A new skull of Decennatherium rex Ríos, Sánchez and Morales, 2017 from Batallones-4 (upper Vallesian, MN10, Madrid, Spain)
Article number: 22.2.pvc_1
Copyright Paleontological Society, August 2019
Submission: 5 February 2019. Acceptance: 28 June 2019.
Giraffids are pecoran ruminants with bi-lobed canines and a special type of cranial appendage called ossicones, which are epiphyseal in origin and don’t fuse completely to the skull until later in life. Although the family Giraffidae has only two extant living African genera, in the past this family was much more diverse and widespread. Today we can recognize more than 40 fossil species, from multiple sites in Eurasia and Africa, which range from the early Miocene (20 m.y.) until today. Here we describe the exceptionally well-preserved remains of the giraffid found in the late Miocene deposits of Batallones-4 (upper Vallesian, MN10, Torrejón de Velasco, Madrid, Spain). Batallones-4 is part of the Cerro de los Batallones fossil site complex, and although it was excavated during the year 2000 there is no published result. The specimen from Batallones-4 has been identified as an old male of Decennatherium rex first identified from Batallones-10 as they share key morphological cranial similarities. This new skull helps us to better understand this species cranial anatomy, as well as its morphological development and variability.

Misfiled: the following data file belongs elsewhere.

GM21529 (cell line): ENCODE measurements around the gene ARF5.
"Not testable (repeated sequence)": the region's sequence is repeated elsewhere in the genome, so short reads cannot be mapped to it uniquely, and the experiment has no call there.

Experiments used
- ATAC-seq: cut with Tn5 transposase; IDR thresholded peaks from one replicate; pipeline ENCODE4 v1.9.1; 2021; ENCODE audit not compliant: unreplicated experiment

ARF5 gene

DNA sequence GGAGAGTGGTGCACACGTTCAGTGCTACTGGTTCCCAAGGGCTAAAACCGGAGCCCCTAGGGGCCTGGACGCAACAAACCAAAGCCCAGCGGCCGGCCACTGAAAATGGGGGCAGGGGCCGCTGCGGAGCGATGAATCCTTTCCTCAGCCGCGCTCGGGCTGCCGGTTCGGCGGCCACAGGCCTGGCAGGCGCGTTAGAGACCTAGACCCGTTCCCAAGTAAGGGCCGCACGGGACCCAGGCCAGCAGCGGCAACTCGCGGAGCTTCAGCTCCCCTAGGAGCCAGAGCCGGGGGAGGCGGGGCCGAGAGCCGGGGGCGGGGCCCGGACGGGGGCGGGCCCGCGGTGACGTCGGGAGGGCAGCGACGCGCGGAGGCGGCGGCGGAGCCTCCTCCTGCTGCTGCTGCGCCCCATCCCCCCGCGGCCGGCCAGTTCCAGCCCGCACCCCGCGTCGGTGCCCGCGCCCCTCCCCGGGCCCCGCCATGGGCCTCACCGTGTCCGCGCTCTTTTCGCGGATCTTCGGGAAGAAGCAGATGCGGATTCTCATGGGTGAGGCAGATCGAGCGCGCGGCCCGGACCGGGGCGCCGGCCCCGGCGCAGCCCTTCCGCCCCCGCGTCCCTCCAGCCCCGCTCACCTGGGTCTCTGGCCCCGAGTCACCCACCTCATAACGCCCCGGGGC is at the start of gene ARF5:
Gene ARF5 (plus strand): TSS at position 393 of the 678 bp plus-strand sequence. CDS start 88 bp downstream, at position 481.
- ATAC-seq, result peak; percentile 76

María Ríos. Departamento de Paleobiología, Museo Nacional de Ciencias Naturales- Consejo Superior de Investigaciones Científicas, Madrid, Spain.